Growing up in Wynnefield, a neighborhood that was once mainly Jewish, was kind of idyllic, according to H. Jeffrey Newman.
"I really didn't experience any anti-Semitism until I was a new hire, eating lunch in the executive dining room at Proctor & Gamble in Cincinnati," he said.
Having earned an undergraduate degree at the University of Pennsylvania and an MBA at the Wharton School of Business, the former annual campaign chair of the Jewish Federation of Greater Philadelphia and longtime leader did a stint in the army as a medic before joining the Proctor & Gamble's foods division.
"An older employee sat down next to me and complained that the company was hiring too many blacks (that's not the word he used) and too many Jews (also not the word)," said Newman.
Newman told the man he was Jewish - and what he thought of his remarks.
Soon after, he returned to Philadelphia with his wife, Judy, and went into the family electrical business. He eventually sold that to Cooper Electric Supply Co., serving as a regional vice president until he retired last year.
His Federation "career," began with affinity groups - annual campaign divisions made up of various professions.
"My uncle and father got me involved, and eventually, I chaired the electrical group and then the one for building trades. Eventually, the affinity groups were disbanded," he said with some dismay, remembering boisterous card-calling sessions.
As to why he, personally, made a gift to the campaign then and has continued to give, Newman pointed out that his parents and grandparents instilled in him "an obligation to take care of our own. No one else helps our Jewish brothers and sisters."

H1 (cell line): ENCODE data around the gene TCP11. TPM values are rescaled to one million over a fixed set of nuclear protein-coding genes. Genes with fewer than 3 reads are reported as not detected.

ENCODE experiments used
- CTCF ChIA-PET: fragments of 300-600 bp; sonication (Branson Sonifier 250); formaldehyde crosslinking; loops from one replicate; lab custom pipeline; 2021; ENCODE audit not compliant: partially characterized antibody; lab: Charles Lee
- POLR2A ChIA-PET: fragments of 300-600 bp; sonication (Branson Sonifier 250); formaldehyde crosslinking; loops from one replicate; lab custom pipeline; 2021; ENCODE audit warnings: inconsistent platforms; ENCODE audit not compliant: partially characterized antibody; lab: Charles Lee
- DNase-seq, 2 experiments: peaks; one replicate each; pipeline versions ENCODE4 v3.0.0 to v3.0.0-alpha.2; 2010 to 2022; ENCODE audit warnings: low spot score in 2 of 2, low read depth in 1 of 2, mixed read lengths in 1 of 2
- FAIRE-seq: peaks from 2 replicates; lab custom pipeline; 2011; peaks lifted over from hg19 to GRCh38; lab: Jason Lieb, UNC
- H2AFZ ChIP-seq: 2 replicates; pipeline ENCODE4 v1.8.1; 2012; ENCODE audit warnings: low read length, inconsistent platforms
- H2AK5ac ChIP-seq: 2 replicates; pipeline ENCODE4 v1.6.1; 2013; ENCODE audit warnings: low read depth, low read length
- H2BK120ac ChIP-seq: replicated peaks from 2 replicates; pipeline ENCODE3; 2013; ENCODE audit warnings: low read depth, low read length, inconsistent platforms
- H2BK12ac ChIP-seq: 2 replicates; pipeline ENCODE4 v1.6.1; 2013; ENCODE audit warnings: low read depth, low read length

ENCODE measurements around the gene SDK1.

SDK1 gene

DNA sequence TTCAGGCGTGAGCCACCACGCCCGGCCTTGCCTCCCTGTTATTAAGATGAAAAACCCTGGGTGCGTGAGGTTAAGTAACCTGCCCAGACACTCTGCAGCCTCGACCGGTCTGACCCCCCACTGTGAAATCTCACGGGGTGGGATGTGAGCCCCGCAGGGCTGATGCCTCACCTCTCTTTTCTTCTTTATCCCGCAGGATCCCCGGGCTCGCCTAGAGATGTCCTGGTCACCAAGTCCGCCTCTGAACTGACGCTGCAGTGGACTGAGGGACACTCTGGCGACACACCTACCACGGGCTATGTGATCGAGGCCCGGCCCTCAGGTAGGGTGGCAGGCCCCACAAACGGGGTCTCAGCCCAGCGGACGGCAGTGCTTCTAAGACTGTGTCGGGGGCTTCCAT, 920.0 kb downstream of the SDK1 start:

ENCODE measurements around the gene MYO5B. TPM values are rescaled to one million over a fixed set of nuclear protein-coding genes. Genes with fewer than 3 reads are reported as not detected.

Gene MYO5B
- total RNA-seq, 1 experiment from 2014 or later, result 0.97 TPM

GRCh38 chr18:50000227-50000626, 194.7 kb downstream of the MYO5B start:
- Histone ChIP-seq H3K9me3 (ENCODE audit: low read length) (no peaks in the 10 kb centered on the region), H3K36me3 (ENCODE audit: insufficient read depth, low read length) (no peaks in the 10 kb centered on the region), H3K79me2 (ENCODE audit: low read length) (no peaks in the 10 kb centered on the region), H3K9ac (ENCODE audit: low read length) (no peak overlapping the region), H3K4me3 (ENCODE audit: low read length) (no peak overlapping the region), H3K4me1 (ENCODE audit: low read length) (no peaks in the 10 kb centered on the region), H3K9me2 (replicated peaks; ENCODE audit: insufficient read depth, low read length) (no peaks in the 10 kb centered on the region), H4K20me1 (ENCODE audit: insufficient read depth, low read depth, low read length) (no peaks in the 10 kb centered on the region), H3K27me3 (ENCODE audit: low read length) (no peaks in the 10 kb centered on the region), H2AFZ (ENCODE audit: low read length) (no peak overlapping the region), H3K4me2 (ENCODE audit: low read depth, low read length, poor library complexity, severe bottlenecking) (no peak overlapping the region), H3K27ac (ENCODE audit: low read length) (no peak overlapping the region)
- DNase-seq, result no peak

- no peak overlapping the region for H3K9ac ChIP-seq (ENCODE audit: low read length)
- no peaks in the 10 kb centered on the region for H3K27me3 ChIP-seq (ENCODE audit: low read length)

Another reason he gives: "It makes me feel like a whole person."
Through the years, Newman has headed missions to Washington, D.C., and held various positions in the annual campaign before assuming its leadership. He is a member of Temple Sholom in Broomall and a board member of the Anti-Defamation League.
He also chaired FAJA Day at Radnor Country Club. This year, in addition to contributing to a significant increase for the annual campaign, club members - aided by Newman - raised $27,875 for a special project that purchased two ambucycles for Jerusalem.
"Federation dollars are about saving lives, whether it's Operation Exodus or helping 'Goldie' - who really affected me - in Northeast Philadelphia.
"I met her on a local mission to what was then the Jewish Community Centers' Neumann Senior Center. She told me she had been so lonely that she didn't want to get up in the morning. A neighbor brought her to the center, and when I met her, she was leading exercise classes. She said it saved her life."
The Newmans are the parents of three and grandparents of one: Sydney Hannah Kaplan, 2.
"When she says, 'I love you Pop-Pop,' I melt. For Judy and me, grandchildren are truly the bonus of life."